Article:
Two teams looking to build around a new central midfielder for the remainder of the season. Tottenham’s decision to sign Lewis Holtby six months ahead of schedule was influenced by the loss of Sandro to injury, but in reality he will offer a more natural fit as a central playmaker than either Clint Dempsey or Gylfi Sigurdsson. Newcastle also signed Moussa Sissoko before his contract expired in the summer and his two games in an advanced midfield position have inspired Alan Pardew’s side to two victories. Both teams play a 4-2-3-1 variation, although the ambition of the managers and the identity of the players involved makes Tottenham’s shape closer to a 4-2-1-3 compared to Newcastle’s 4-4-1-1. The difference may seem trivial but it creates an interesting tactical match up. With Emmanuel Adebayor returning from the African Cup of Nations, Andre Villas-Boas will have to decide whether he is fit enough to start or whether Clint Dempsey will lead the line in place of the injured Jermain Defoe.
While generally described as a 4-2-3-1, Tottenham’s midfielders and wide players actually resemble the shape of Villas-Boas’ Porto side. Both wingers positon themselves very high up the pitch making effectively a front three, while the central playmaker is fielded ahead of two deep midfielders. In contrast Newcastle’s wingers, in the absence of Hatem Ben Arfa, drop back without the ball alongside the central midfielders to form a band of four across the middle of the pitch, with only Sissoko and Papiss Demba Cisse further forward. Newcastle have long fluctuated between a 4-3-3 and a 4-4-2, but without the defensively suspect Ben Arfa Pardew prefers the solidity of two banks of four.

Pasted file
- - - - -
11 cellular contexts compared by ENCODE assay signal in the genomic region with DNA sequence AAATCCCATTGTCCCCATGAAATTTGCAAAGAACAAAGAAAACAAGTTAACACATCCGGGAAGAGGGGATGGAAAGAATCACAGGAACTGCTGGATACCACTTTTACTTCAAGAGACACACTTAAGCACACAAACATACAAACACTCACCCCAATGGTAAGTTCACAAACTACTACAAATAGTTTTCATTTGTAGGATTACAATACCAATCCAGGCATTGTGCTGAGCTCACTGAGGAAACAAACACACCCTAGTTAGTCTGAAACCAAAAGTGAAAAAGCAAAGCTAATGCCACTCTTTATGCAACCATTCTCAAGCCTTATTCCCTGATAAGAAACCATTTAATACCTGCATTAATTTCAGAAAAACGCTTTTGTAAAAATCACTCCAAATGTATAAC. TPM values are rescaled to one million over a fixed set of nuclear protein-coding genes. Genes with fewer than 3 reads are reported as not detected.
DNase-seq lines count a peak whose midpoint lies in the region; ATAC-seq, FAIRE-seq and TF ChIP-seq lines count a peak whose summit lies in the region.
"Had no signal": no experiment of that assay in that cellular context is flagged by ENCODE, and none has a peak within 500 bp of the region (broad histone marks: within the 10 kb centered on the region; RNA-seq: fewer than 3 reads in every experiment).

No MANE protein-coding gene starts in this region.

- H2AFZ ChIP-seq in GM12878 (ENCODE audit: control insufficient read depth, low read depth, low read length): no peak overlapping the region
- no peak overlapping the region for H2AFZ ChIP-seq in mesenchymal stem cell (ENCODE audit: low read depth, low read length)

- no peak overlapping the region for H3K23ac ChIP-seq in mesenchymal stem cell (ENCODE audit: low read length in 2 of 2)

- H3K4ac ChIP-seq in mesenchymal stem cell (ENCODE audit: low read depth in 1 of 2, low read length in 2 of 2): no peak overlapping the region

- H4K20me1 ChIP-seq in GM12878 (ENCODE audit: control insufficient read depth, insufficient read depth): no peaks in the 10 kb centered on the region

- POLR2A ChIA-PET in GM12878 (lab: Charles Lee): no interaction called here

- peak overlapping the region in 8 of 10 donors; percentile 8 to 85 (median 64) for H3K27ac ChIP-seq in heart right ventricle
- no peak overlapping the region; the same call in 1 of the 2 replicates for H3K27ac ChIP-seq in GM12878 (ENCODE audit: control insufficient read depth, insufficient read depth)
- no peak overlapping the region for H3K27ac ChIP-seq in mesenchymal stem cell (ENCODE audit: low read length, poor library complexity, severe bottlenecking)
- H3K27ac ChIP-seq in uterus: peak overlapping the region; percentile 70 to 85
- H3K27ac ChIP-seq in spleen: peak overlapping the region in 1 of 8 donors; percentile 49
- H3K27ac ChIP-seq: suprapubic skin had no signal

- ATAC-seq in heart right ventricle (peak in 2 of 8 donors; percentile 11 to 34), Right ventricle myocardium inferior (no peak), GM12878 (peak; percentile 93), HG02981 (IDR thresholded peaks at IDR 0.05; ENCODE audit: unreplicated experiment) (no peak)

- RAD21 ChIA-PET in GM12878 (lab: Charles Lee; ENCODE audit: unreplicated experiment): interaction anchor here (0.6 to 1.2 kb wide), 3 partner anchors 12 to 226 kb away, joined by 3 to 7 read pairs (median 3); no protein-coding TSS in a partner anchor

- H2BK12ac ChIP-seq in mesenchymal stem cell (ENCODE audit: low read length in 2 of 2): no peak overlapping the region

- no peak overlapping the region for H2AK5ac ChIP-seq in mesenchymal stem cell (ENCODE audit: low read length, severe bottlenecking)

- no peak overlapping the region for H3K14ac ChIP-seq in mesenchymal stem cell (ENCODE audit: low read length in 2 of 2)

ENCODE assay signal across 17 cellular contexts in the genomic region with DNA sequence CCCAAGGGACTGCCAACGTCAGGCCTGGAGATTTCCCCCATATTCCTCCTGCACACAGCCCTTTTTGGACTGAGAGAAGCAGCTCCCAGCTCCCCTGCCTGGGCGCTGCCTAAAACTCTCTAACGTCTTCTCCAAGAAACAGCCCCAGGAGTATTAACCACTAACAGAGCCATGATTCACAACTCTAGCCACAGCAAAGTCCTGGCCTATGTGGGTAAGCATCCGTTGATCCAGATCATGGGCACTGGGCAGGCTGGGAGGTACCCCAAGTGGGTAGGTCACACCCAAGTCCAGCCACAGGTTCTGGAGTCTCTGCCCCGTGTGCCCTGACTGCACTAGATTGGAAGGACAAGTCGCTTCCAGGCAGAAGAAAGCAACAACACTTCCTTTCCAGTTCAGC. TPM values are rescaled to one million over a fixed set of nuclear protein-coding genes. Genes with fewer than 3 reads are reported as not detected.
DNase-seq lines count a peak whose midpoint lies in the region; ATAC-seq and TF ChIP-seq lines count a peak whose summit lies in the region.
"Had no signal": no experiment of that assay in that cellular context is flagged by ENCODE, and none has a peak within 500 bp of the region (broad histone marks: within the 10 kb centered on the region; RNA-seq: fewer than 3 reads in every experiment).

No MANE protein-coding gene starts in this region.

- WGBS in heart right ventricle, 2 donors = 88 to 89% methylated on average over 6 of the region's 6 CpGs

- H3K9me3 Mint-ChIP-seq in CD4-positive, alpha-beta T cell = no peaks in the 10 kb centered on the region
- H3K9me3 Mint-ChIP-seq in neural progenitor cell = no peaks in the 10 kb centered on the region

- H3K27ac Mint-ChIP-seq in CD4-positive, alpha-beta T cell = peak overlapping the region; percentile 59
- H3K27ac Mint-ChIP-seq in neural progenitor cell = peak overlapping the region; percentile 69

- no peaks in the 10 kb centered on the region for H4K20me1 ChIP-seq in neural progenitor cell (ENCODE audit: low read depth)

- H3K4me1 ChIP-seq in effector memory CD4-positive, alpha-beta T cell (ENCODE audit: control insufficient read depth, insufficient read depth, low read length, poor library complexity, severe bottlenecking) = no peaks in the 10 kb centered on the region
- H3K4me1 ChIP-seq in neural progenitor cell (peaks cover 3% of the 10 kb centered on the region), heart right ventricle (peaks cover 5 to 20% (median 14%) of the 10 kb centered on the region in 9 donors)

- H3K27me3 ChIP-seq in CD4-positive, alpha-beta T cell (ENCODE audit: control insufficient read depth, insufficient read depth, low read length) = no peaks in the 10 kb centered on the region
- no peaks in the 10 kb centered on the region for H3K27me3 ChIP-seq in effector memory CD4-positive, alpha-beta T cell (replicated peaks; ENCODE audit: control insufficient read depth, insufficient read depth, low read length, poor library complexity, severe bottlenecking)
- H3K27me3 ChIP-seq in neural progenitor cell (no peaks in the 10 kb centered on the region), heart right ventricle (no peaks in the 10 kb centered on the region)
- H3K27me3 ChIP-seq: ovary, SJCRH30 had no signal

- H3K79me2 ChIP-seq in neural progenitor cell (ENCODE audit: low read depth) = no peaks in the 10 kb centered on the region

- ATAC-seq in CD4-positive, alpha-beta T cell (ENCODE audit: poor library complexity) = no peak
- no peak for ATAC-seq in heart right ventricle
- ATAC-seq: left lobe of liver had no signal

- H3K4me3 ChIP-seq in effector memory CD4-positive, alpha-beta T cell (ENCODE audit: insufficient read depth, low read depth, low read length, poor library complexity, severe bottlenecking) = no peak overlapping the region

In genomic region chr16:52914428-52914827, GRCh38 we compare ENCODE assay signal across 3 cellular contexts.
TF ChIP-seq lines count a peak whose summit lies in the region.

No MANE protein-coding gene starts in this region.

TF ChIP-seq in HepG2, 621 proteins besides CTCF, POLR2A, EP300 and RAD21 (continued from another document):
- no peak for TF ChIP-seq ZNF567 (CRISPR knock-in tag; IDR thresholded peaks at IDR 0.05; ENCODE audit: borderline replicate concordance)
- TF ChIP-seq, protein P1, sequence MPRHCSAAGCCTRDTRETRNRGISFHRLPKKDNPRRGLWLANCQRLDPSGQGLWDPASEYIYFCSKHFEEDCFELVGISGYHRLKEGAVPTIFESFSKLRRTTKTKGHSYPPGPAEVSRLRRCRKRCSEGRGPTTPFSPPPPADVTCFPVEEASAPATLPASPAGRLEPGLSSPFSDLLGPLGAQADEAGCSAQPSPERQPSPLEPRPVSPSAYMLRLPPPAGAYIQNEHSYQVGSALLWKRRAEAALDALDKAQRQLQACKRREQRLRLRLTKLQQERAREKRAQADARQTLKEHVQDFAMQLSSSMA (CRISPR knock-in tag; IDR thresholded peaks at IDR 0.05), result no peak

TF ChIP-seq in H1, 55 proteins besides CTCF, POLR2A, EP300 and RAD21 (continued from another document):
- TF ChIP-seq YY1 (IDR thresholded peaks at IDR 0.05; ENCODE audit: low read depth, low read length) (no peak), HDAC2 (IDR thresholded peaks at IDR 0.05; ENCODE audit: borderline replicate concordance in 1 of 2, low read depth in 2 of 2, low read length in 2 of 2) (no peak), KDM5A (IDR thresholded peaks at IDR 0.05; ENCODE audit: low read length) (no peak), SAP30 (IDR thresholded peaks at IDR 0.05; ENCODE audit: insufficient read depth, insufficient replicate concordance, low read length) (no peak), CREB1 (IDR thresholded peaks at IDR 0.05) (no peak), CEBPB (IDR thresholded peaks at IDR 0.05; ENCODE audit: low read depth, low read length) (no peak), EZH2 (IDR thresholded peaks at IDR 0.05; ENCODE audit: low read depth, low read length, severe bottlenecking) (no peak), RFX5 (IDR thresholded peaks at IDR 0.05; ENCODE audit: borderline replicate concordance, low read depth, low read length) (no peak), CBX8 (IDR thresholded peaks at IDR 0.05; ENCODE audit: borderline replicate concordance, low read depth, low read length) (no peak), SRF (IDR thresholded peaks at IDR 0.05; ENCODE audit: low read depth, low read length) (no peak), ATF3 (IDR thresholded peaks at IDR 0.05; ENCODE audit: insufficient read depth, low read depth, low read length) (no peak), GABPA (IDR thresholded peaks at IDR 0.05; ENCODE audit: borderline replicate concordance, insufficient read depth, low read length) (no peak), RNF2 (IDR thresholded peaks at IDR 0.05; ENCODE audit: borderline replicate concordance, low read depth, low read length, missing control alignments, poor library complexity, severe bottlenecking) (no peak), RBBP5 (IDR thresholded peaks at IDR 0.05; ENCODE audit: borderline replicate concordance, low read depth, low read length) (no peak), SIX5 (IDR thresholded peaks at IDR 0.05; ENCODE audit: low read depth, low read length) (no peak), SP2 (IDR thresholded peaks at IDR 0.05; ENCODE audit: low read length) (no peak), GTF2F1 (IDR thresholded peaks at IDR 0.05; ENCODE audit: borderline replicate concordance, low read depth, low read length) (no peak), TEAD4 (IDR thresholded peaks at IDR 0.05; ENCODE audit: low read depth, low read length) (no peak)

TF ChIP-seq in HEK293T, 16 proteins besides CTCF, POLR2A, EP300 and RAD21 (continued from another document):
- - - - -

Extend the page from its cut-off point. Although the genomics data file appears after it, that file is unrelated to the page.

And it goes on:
Tottenham’s extra depth arguably gives them an advantage. Sissoko’s early form has come from finding space between the lines, especially during counter attacks. With Moussa Dembele and Scott Parker positioned deep in midfield this space should be harder to come by, and Newcastle’s new talisman may have a quieter game as a result. Similarly with Sissoko facing two opponents, Dembele and Parker will often find time on the ball to instigate attacts. Further ahead, Holtby has the positional intelligence to fluctuate between competing with Newcastle’s midfield and running beyond them.
In contrast Newcastle play without a specific holding player, with Yohan Cabaye and Cheik Tiote playing relatively flat across the midfield. With both Gareth Bale and Aaron Lennon looking to cut infield from wide positions and Lewis Holtby charging forward from deep, the area in front of Newcastle’s defence will be at risk unless either Tiote or Cabaye plays a disciplined holding role. Unfortunately for Pardew neither player is particularly adept at performing this role, meaning Newcastle’s control of the midfield, or more specifically the midfield space, will be key to their success.
Both midfield triangles oppose each other, meaning one player from either side will often find themselves in space. Tottenham will look to make Dembele the free man, although Pardew is likely to instruct Sissoko to allow Parker time on the ball, while Newcastle would prefer Cabaye to find space yet see it granted to Tiote. Should this happen there will be pressure on the two defensive minded midfielders to use the ball effectively, something neither Parker nor Tiote are known for.
Battle on the wings